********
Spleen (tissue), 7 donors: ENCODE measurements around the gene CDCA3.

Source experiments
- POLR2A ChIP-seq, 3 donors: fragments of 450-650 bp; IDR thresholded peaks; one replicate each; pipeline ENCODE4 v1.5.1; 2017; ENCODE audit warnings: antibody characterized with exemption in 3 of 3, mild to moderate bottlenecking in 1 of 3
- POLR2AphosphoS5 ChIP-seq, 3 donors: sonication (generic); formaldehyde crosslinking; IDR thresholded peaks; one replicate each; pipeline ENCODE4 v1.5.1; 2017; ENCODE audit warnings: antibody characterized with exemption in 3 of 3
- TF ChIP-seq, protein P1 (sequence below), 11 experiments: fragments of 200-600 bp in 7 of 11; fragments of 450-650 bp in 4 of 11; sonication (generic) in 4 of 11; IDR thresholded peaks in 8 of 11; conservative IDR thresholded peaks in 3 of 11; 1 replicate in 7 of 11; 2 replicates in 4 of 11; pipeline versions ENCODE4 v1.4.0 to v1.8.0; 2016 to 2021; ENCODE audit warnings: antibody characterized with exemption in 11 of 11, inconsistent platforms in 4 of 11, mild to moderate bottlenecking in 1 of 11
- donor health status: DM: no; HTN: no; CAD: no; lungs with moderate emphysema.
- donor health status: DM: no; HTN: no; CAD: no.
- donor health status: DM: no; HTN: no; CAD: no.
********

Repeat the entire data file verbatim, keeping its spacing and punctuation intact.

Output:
Spleen (tissue), 7 donors: ENCODE measurements around the gene CDCA3.

Source experiments
- POLR2A ChIP-seq, 3 donors: fragments of 450-650 bp; IDR thresholded peaks; one replicate each; pipeline ENCODE4 v1.5.1; 2017; ENCODE audit warnings: antibody characterized with exemption in 3 of 3, mild to moderate bottlenecking in 1 of 3
- POLR2AphosphoS5 ChIP-seq, 3 donors: sonication (generic); formaldehyde crosslinking; IDR thresholded peaks; one replicate each; pipeline ENCODE4 v1.5.1; 2017; ENCODE audit warnings: antibody characterized with exemption in 3 of 3
- TF ChIP-seq, protein P1 (sequence below), 11 experiments: fragments of 200-600 bp in 7 of 11; fragments of 450-650 bp in 4 of 11; sonication (generic) in 4 of 11; IDR thresholded peaks in 8 of 11; conservative IDR thresholded peaks in 3 of 11; 1 replicate in 7 of 11; 2 replicates in 4 of 11; pipeline versions ENCODE4 v1.4.0 to v1.8.0; 2016 to 2021; ENCODE audit warnings: antibody characterized with exemption in 11 of 11, inconsistent platforms in 4 of 11, mild to moderate bottlenecking in 1 of 11
- donor health status: DM: no; HTN: no; CAD: no; lungs with moderate emphysema.
- donor health status: DM: no; HTN: no; CAD: no.
- donor health status: DM: no; HTN: no; CAD: no.